0

Currently I have a UI similar to the following where +/- adjusts the quantity and reaching 0 removes the item altogether.

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Having a separate Remove link/button would be good no doubt, but is it essential (eg. does it affect sales)? Has anyone researched/tested it already?

  • Are you also able to type into that number slot to make it say 0? If not, what if the user buy in bulk and has added x99 of 10 different items. They're going to be in there a while clicking down if not. – DasBeasto Aug 7 '16 at 19:17
  • Does "0" remove the item from the list immediately? What if I've clicked the "-" one time too many by mistake? Can I click back to "1"? Or do I find the item again and re-add it? – Ken Mohnkern Aug 8 '16 at 15:33
1

Making it harder isn't nudging

I'd argue that once a user has decided to remove the item, making it harder for her isn't going to help. But it may annoy, which could eat away from your site's emotional credits (or in extreme cases cause complete dismay).

Why do we remove cart items?

It is worth considering the reasons people remove items from carts and work around these instead. For example, providing remove + save for later could increase sales.

0

It would definitely affect the approach.From you post what i could senses is to remove the items from cart the user need to make quantity "zero".

If you go with that method - Negative

  • For a particular item the quantity is 12.The user what to remove the item from the cart.Then user need to click (12 times) to remove item.

I would suggest to add delete icon for mobile / delete button if it is a web based app for each item.

0

For a naive user, it would be really difficult to figure out that "minus" button has to be clicked to remove the item from cart.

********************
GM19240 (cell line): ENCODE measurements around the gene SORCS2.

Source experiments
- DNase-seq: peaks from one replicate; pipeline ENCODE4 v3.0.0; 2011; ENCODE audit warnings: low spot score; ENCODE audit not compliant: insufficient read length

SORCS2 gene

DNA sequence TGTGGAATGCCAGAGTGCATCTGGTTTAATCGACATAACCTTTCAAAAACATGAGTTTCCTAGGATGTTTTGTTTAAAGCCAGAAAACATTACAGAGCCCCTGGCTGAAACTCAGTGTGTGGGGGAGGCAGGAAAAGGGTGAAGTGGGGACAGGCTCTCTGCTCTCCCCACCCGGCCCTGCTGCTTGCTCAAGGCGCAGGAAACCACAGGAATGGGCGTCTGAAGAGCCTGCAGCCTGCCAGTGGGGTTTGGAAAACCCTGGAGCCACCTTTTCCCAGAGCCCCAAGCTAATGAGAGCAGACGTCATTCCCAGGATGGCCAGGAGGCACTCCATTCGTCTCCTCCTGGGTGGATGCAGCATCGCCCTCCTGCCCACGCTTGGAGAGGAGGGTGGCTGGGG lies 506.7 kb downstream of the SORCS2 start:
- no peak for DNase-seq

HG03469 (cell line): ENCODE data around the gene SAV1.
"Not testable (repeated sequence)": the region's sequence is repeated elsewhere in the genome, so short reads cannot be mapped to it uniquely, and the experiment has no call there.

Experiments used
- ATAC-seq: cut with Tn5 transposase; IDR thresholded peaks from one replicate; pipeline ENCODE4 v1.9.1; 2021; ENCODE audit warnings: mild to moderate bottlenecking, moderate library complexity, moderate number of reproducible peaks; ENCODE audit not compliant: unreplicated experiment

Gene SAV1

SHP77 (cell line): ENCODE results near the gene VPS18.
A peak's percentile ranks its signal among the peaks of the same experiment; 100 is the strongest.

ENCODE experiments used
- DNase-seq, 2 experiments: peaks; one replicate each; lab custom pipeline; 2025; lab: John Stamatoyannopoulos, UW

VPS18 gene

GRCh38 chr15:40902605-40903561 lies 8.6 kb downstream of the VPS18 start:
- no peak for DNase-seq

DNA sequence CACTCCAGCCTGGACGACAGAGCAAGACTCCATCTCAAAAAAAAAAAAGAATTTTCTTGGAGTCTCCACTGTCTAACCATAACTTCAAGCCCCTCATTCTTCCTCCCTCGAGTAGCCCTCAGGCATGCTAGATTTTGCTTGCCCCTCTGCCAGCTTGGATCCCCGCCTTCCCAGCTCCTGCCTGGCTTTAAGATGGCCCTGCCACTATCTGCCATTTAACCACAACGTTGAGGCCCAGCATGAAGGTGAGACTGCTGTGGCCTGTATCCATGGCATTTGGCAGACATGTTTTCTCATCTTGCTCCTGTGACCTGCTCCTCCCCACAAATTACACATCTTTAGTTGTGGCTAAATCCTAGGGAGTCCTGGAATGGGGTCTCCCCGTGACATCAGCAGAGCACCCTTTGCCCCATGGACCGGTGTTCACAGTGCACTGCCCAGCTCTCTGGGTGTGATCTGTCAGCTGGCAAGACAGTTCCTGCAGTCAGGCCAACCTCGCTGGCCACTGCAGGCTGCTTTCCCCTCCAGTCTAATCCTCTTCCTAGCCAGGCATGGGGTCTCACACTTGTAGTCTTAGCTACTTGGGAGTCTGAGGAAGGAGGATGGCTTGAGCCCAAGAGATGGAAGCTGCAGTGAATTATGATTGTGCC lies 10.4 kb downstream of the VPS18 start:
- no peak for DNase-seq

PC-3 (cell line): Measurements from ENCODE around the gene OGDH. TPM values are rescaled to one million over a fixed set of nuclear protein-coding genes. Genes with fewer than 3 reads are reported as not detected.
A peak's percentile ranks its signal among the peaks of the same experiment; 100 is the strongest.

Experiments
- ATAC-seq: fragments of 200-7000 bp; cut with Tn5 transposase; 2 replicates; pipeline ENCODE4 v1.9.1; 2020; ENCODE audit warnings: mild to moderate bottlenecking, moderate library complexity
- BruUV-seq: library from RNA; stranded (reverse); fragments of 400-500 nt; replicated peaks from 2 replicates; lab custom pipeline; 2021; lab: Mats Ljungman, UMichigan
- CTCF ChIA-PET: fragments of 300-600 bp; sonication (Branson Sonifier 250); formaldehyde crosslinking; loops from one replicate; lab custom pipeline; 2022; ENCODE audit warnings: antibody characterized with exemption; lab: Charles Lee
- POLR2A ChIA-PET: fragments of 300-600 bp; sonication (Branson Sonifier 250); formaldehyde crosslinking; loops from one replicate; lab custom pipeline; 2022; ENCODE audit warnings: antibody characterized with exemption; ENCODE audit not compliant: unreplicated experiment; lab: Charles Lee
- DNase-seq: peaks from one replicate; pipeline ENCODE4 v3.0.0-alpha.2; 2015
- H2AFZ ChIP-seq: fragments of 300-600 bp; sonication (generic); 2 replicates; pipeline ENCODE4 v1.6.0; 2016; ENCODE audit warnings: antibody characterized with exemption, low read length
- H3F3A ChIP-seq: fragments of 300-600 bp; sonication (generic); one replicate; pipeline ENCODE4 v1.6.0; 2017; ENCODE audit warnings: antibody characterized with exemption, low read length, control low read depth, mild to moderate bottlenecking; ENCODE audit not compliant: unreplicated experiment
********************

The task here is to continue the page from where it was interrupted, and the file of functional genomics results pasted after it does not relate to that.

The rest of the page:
Having a 'delete' icon/button is no harm and it has to be placed in a such a way that the user by mistake should not click & remove the item.

To answer your question, "Does it affect sales?" - NO. It works the opposite way. The user should always have a freedom to quit at any stage.

0

I would say the lack of a remove button is more likely to affect sales. I've quite often, with impulsive purchases, just given up if I face frustrating order processes.

If I've added 10 of something, but changed my mind and chosen a different model I'm unlikely to sit there pressing the minus buttons 10 times in a row.

I'm more likely to just close the site. I can probably buy those 10 things another day.

People aren't going to go through with purchases because it's difficult to change their mind, they're going to go through with purchases because it's easy. Once they've decided "Maybe I don't need this" a frustrating interface isn't going to swing them round to the "Okay, I need this!"

Imagine if you were in a store and you were browsing, then decided you didn't want an item - if the salesperson was to prevent you putting it down, would that make you more likely to go through with the purchase, or another one? (Incidentally, I've had people do this to me in Marrakech, it's incredibly frustrating).

A text box you can directly set "0" in would help, but I don't even want to fiddle around with a text box when there should just be a little delete icon.

-1

i've recently been involved in online sports betting something quite similar to what you are saying is when you make a bet with multiple games you can adjust the amount you are placing on a game with the text box and there is an X (close) button on each game that cancels it altogether. Check out the system bet on bet-at-home.com

  • We're concerned here more with the research and findings that then implementation itself. – Nimbuz Sep 8 '16 at 3:53

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